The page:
Sheep depend on their flock for protection, hiding in plain sight among dozens or even hundreds of other sheep who, to any predator, look nearly identical. Within that blur of sheep, an individual is difficult, if not impossible, to pick out from the rest. Over the many years of observing my relatively small flock, I’ve come to know that sheep have personalities and that each interacts with the world in their own way.
Some tend to view humans with suspicion, while others are particularly friendly. Some spook easily, while others will happily stand as I change a coat or pick a burr out of their wool. The more time one spends with the flock, the more these contrasts become obvious, so Rick and several of our farm helpers also know and recognize the different temperaments within the group.
When you keep sheep, you see another contrast as well: the difference between rams and ewes. Whether this sex-based distinction is obvious depends on the farm’s flock management. For example, if there is only one ram for a small number of ewes (as in many starter flocks), then the ram/ewe difference is often thought of as a difference in personalities. And in a very big flock — where there may be dozens of rams housed together — the shepherd often has little interaction with the group other than to dump feed and move on, which can mean missing the group’s interactions and the insight that could bring.
Perhaps the greatest insight comes when dealing with ram groups having between three and fifteen members. With this number, you can recognize each as an individual as well as see how the rams interact with each other and with you.
Ewes are pretty easy-going. They eat and drink, grow wool, and look for a ram to sire their lambs. You can add a new ewe to a flock relatively easily since the ewe group eventually accepts all newcomers. Although there may be a bit of brief infighting over food or another resource, it seldom lasts long and is almost never serious. Ewes are generally the epitome of “as gentle as a sheep.”
Rams can seem like another creature altogether! First and most obvious, rams will fight for dominance and leadership of the group or for a good position in the established hierarchy. Although this is true at any time of year, it is most evident before and during the breeding season — and for some breeds, this is ten months of the year! It is for this reason that whenever a ram is introduced to a group, it must be done within the confines of a squeeze pen, a small pen which allows the rams to stand and lie down but not to back up and/or charge each other. This prevents injury from the pushing and shoving that occurs as they work out the new hierarchy.
Even a well-established group of rams will occasionally be thrown into chaos as one of the rams lower in the hierarchy makes a play at improving his station. In this situation, the ram pen becomes a very dangerous place as rams fight to keep their position or move up. When this type of fighting has broken out here on our farm (it has happened only a couple of times over the years), I won’t even enter to feed them. I simply throw their hay over the fence, staying safely on the outside until the group settles down — usually in a day or two.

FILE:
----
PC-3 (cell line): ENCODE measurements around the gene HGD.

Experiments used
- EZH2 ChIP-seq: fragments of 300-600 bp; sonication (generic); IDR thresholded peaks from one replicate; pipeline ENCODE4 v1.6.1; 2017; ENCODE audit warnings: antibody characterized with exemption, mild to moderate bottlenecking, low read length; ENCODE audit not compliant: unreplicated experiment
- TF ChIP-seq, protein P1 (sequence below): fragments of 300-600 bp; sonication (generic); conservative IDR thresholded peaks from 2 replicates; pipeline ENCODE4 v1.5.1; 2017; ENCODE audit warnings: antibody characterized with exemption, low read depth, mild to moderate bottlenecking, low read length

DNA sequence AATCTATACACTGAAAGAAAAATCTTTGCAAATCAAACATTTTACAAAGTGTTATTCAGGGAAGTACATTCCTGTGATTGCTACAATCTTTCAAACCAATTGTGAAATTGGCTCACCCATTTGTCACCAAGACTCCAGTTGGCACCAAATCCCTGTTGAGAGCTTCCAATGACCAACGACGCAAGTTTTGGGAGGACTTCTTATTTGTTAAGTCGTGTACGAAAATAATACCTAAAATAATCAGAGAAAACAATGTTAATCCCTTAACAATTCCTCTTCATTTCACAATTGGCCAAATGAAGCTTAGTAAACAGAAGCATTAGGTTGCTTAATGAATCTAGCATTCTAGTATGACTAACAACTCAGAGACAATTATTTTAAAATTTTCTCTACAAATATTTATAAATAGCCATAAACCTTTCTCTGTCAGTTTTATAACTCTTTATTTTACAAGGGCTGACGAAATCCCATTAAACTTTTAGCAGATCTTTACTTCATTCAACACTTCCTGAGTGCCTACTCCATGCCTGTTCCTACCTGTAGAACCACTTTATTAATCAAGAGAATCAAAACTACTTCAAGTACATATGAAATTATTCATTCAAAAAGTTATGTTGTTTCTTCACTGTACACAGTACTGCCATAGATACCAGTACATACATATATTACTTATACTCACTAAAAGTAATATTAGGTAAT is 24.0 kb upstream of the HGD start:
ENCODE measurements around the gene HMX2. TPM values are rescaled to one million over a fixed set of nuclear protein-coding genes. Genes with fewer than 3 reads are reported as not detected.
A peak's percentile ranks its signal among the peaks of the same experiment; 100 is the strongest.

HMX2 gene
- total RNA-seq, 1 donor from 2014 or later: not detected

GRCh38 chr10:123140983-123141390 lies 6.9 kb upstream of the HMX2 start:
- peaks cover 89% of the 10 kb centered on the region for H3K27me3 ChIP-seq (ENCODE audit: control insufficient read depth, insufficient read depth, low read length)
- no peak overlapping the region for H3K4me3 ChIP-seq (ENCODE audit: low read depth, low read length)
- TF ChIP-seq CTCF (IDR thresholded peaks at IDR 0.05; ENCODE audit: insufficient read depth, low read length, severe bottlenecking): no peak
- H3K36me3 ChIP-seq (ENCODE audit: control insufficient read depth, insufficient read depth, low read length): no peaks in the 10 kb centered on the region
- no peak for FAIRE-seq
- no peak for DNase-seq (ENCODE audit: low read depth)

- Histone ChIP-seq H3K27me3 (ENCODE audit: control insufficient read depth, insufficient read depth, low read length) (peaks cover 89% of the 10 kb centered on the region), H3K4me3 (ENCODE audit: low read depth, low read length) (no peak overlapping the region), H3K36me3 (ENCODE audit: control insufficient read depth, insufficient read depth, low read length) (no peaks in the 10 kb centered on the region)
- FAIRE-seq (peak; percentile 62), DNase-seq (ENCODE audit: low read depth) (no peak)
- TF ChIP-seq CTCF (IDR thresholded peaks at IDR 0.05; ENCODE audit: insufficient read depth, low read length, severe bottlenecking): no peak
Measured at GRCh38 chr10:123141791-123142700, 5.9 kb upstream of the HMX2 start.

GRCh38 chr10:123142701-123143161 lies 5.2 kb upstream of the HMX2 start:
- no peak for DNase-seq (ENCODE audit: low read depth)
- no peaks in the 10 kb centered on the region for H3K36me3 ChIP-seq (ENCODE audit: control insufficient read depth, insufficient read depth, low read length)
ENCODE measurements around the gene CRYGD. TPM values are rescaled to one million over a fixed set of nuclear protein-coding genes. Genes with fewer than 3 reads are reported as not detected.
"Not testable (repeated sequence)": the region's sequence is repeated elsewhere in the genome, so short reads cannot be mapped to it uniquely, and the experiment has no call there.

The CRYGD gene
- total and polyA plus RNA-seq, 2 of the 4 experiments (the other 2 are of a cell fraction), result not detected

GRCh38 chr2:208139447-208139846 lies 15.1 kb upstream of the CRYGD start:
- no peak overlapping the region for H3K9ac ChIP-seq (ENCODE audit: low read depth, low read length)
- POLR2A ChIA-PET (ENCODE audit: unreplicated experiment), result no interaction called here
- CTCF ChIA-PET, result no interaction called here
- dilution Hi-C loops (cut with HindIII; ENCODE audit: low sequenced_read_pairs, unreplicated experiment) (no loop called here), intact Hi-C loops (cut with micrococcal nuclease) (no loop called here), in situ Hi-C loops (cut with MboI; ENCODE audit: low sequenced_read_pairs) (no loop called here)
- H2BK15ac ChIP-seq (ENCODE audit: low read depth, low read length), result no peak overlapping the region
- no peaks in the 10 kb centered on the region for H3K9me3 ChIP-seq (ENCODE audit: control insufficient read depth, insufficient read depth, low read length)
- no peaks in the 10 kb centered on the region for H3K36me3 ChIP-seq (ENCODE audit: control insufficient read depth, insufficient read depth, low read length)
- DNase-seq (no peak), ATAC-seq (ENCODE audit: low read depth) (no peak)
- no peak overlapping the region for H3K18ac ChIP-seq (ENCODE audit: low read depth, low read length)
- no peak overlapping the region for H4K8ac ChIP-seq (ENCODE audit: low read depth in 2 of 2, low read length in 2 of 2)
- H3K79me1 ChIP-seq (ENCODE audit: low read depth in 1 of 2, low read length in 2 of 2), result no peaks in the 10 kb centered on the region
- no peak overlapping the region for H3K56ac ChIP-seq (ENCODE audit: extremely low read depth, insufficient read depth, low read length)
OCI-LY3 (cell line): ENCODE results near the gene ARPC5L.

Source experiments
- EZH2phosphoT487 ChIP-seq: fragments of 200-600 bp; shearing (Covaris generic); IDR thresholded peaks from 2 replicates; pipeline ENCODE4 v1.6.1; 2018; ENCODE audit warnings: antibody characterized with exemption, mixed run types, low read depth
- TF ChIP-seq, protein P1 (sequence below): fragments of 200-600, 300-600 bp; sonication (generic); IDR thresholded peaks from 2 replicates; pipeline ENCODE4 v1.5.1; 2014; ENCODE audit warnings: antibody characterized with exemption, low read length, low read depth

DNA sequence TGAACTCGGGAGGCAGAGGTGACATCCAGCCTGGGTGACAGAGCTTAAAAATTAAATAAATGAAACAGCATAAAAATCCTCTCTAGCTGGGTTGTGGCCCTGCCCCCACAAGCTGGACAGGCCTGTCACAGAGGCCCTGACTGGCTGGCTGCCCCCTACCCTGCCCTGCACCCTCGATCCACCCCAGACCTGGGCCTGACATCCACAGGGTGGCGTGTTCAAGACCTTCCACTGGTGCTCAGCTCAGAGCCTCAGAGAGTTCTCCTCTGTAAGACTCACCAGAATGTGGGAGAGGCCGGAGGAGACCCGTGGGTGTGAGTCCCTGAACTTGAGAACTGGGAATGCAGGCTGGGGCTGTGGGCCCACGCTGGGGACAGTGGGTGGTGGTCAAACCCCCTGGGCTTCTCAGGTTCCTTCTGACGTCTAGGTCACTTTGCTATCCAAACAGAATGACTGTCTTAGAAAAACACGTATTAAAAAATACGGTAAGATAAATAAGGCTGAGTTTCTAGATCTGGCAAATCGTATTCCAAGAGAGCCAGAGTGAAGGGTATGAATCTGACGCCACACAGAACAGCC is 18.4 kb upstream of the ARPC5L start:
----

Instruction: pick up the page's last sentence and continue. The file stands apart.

When the chaos settles, it’s possible that the overthrown leader may be exiled to the far side of the enclosure. The new leader has just fought off all of the competition and can feel threatened by the presence of the ram he overthrew. In that case he may cast him out of the group, leaving him to fend for himself. When this has happened in my own flock, the exiled ram has been allowed to return to the group weeks later, but in the meantime I provided him a ration of hay and water separate from the rest of the group but within sight — otherwise I’m not sure he would have survived.
The behavior of any group of rams is influenced by its leader. Some are very easy-going, and in that situation, pretty much anything goes. Because a soft, benevolent leader doesn’t need to assert himself, it may be difficult for the shepherd to recognize which ram actually rules the group. The one downside of getting used to a low-key ram is that the shepherd can be lulled into behaviors (such as ignoring the leader, bending nearby with the head down, or carrying bales above the back of the leader) that could cause dangerous issues with a ram having a more belligerent style. These behaviors will be explained a bit more in the upcoming post.
In short, whether there is an easy-going or an aggressive ram leading the flock, the shepherd should ALWAYS keep an eye on the ram, knowing where he is and what he is doing. Vigilance is paramount for working among sheep safely — and particularly among rams!